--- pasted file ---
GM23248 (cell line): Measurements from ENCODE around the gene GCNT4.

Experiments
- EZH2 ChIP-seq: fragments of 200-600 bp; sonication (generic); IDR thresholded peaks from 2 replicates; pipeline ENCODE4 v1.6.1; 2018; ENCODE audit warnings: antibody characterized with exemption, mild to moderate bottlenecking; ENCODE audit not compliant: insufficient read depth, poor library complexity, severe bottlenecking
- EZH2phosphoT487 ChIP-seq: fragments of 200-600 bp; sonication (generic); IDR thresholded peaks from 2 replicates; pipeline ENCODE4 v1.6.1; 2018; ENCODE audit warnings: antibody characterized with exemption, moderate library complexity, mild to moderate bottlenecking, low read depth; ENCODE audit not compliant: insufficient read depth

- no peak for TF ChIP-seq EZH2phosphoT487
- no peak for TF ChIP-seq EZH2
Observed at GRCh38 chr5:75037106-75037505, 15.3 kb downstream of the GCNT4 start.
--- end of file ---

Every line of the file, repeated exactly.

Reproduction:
GM23248 (cell line): Measurements from ENCODE around the gene GCNT4.

Experiments
- EZH2 ChIP-seq: fragments of 200-600 bp; sonication (generic); IDR thresholded peaks from 2 replicates; pipeline ENCODE4 v1.6.1; 2018; ENCODE audit warnings: antibody characterized with exemption, mild to moderate bottlenecking; ENCODE audit not compliant: insufficient read depth, poor library complexity, severe bottlenecking
- EZH2phosphoT487 ChIP-seq: fragments of 200-600 bp; sonication (generic); IDR thresholded peaks from 2 replicates; pipeline ENCODE4 v1.6.1; 2018; ENCODE audit warnings: antibody characterized with exemption, moderate library complexity, mild to moderate bottlenecking, low read depth; ENCODE audit not compliant: insufficient read depth

- no peak for TF ChIP-seq EZH2phosphoT487
- no peak for TF ChIP-seq EZH2
Observed at GRCh38 chr5:75037106-75037505, 15.3 kb downstream of the GCNT4 start.